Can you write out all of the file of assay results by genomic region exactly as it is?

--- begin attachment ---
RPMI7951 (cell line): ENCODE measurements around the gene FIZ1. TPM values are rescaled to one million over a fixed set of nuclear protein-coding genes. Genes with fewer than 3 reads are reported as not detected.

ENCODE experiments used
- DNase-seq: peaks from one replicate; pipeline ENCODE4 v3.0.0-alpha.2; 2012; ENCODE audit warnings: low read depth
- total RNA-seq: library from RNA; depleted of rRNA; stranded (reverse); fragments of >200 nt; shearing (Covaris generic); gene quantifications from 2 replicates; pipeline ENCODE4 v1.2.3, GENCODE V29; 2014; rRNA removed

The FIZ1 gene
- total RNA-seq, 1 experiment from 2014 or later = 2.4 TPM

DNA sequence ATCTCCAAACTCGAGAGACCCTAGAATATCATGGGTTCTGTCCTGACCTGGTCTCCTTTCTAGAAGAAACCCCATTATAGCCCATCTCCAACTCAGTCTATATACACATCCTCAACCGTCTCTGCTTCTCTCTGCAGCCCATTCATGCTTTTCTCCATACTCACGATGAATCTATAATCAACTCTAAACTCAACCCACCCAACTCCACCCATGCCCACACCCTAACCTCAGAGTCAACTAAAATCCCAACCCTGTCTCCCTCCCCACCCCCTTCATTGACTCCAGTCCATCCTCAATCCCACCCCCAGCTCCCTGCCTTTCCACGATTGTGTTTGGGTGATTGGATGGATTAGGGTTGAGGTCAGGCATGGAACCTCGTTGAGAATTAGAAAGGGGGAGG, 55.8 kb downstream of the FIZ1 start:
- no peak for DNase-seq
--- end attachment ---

RPMI7951 (cell line): ENCODE measurements around the gene FIZ1. TPM values are rescaled to one million over a fixed set of nuclear protein-coding genes. Genes with fewer than 3 reads are reported as not detected.

ENCODE experiments used
- DNase-seq: peaks from one replicate; pipeline ENCODE4 v3.0.0-alpha.2; 2012; ENCODE audit warnings: low read depth
- total RNA-seq: library from RNA; depleted of rRNA; stranded (reverse); fragments of >200 nt; shearing (Covaris generic); gene quantifications from 2 replicates; pipeline ENCODE4 v1.2.3, GENCODE V29; 2014; rRNA removed

The FIZ1 gene
- total RNA-seq, 1 experiment from 2014 or later = 2.4 TPM

DNA sequence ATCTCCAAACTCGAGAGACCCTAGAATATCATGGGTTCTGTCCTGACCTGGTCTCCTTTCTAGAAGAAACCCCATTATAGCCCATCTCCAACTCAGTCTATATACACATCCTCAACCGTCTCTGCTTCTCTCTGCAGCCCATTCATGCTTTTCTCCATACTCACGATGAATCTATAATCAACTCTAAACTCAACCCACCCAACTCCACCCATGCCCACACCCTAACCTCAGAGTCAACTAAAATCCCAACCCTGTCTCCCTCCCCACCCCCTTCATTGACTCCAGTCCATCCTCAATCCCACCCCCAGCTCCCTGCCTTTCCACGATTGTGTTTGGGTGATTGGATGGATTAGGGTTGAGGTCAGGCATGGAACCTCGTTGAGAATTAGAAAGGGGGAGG, 55.8 kb downstream of the FIZ1 start:
- no peak for DNase-seq